‘Everything is preventable’: Tackling America’s workplace suicide epidemic | American News

AAt around 4:30 a.m. on January 18 this year, 27-year-old Michael Odell, a travel nurse who worked at Stanford Hospital in Stanford, California, left work for an overnight shift. Two days later, after his roommate reported him missing, Odell’s body was found by the Alameda County Sheriff’s Office dive team in the water near the Dumbarton Bridge in San Francisco, with his car.

His roommate, Joshua Paredes, said he witnessed Odell’s deteriorating mental health. Odell worked long hours, had recently moved to the area after the death of his mother and struggled to find a new therapist after his health insurance coverage was cut.

“There were a lot of little gaps he fell into when he moved,” said Paredes, who works as a nurse at another hospital. “I just wish I could listen to him more, or ask him if he was sleeping more, because he’s tired from work and if it was because he was depressed, or create another opportunity for him to reach out. hand if he chose to do so.”

Workplace suicides have increased dramatically since the early 2000s. In 2005, 180 cases were officially reported, in 2019, the latest year for which data is available, the number had risen to 307, the highest number of suicides never recorded since the Bureau of Labor Statistics began tracking workplace deaths by suicide in 1992.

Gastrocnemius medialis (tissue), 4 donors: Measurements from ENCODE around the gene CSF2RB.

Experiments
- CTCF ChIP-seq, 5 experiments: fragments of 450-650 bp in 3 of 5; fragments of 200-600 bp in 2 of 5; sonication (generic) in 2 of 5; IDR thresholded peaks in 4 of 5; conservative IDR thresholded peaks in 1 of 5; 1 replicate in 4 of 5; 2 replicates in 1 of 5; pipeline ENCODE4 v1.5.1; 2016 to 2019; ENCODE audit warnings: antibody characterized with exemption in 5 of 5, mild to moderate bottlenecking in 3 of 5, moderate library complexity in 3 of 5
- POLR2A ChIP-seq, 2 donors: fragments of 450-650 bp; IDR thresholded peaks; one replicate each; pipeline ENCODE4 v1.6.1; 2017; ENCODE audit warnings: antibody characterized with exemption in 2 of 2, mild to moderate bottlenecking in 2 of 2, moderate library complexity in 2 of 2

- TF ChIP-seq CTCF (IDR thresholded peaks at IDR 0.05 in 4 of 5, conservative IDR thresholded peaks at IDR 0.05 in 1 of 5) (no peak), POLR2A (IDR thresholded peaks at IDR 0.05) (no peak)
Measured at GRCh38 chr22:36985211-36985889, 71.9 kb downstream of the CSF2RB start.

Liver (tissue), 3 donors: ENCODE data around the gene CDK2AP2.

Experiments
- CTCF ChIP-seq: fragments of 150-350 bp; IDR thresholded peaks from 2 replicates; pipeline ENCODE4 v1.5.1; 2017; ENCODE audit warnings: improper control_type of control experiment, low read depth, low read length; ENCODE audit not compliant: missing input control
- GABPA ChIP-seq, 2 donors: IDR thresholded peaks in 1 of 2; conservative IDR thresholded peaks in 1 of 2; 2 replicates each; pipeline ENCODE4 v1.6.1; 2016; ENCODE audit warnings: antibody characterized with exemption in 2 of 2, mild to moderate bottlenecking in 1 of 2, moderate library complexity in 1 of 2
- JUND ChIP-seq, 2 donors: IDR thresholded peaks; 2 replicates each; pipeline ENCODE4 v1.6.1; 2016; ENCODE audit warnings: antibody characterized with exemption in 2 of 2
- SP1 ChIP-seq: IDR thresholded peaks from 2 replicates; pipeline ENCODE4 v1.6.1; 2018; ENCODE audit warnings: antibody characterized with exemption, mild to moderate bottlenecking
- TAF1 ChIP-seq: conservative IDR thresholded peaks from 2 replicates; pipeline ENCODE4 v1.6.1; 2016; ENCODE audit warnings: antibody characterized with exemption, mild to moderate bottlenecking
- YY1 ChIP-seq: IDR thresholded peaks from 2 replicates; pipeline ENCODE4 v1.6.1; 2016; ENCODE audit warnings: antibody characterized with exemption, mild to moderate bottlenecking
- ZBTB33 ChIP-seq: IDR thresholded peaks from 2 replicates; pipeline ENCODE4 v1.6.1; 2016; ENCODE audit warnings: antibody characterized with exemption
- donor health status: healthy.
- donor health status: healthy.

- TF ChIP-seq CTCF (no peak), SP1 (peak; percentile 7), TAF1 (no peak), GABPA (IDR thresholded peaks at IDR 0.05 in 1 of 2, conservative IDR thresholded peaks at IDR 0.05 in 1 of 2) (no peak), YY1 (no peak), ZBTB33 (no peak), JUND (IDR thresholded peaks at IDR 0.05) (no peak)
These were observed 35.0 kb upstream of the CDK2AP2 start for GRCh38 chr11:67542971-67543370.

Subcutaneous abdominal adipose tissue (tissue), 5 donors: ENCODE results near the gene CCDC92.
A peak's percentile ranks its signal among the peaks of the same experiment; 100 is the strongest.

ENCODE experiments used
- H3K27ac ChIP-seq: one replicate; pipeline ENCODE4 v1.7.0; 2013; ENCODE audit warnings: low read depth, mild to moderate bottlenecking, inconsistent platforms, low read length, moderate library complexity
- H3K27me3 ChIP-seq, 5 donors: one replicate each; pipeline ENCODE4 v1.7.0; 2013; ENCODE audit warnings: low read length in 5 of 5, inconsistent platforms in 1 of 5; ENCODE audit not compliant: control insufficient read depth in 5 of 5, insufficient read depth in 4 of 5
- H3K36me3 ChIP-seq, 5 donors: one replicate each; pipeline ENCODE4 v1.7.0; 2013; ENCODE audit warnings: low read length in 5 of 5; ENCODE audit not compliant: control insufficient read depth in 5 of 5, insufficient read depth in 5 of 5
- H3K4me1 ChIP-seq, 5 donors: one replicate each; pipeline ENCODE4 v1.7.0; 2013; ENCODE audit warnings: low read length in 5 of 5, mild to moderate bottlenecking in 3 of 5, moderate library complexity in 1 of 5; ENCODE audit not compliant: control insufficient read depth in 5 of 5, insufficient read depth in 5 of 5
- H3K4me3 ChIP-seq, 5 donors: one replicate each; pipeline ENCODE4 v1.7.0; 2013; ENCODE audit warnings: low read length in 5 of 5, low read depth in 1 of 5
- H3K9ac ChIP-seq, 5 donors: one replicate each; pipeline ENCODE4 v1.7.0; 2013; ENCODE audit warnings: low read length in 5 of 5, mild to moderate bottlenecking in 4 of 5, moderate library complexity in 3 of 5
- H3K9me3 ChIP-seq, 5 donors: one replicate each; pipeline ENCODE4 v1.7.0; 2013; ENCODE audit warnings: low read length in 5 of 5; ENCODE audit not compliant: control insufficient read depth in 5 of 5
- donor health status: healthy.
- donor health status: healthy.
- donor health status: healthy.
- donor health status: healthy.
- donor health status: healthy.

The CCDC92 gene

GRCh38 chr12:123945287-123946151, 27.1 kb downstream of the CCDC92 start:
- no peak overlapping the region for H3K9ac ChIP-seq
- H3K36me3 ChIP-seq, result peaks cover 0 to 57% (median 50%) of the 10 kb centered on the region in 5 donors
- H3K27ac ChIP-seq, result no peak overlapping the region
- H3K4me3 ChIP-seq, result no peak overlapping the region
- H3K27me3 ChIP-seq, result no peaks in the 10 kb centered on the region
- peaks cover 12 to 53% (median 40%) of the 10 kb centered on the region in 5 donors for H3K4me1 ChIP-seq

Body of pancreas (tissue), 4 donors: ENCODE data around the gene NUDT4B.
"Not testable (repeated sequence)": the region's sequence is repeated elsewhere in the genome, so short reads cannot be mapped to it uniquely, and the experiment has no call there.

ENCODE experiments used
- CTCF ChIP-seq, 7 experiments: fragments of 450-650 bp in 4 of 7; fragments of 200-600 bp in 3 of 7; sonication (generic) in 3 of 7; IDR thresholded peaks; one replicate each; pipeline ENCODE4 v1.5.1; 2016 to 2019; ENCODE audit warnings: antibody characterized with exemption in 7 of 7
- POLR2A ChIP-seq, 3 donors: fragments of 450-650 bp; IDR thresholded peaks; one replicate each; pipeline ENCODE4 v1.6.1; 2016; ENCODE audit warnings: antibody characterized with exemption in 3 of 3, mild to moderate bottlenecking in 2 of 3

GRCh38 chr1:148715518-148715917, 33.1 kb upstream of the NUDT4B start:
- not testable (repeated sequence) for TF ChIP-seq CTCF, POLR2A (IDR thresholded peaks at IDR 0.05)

Chart: U.S. workplace suicides up 39% since 2000

The figure is probably underestimated. Many suicides are not included in these data, as they may be difficult to classify as work-related if they occur outside of workplaces or working hours, and suicide cases may involve many contributing factors .

Suicide rates in the United States have increased by about 30% from 2000 to 2018, and the United States has the highest suicide rate of any wealthy country, according to a 2020 Commonwealth Fund report. Suicide was the 12th leading cause of death in the United States in 2020, with 45,979 suicide deaths and an estimated 1.2 million suicide attempts. Between 2000 and 2020, suicide was the second leading cause of death among people aged 10 to 34 and the fifth leading cause of death among people aged 35 to 54, according to the Centers for Disease Control and Prevention (CDC).

Chart: Suicide rates are highest in the United States

Since Odell’s death, Paredes and other friends and colleagues have started a nonprofit organization, Don’t Clock Out, to improve mental health treatment and research in the nursing industry.

“The nurses are exhausted,” Paredes said. “With this project, we are going to be able to provide a lot more free therapies that are not associated with an employer or an insurer, because I think a lot of nurses don’t want to ask for help that will be tied to an employer and to an insurer.

Nurses are among several professions where workers have endured grueling working conditions and traumatic experiences on the front lines of the Covid-19 pandemic, with large percentages of nurses expressing their intention to leave the industry amid widespread staff shortages, burnout and exacerbated mental health issues. But job stress is widespread, and workers in professions such as doctors and the construction industry have some of the highest suicide rates.